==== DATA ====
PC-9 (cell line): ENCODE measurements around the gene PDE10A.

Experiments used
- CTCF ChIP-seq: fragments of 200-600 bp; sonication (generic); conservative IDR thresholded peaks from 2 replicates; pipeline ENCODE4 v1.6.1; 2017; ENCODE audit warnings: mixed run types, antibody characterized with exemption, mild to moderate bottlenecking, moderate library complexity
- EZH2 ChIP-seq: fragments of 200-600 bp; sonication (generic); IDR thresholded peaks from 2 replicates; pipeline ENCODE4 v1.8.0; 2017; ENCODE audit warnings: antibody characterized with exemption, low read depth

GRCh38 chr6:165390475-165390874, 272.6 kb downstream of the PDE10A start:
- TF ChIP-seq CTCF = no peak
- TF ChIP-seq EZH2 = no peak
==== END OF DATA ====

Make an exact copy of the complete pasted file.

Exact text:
PC-9 (cell line): ENCODE measurements around the gene PDE10A.

Experiments used
- CTCF ChIP-seq: fragments of 200-600 bp; sonication (generic); conservative IDR thresholded peaks from 2 replicates; pipeline ENCODE4 v1.6.1; 2017; ENCODE audit warnings: mixed run types, antibody characterized with exemption, mild to moderate bottlenecking, moderate library complexity
- EZH2 ChIP-seq: fragments of 200-600 bp; sonication (generic); IDR thresholded peaks from 2 replicates; pipeline ENCODE4 v1.8.0; 2017; ENCODE audit warnings: antibody characterized with exemption, low read depth

GRCh38 chr6:165390475-165390874, 272.6 kb downstream of the PDE10A start:
- TF ChIP-seq CTCF = no peak
- TF ChIP-seq EZH2 = no peak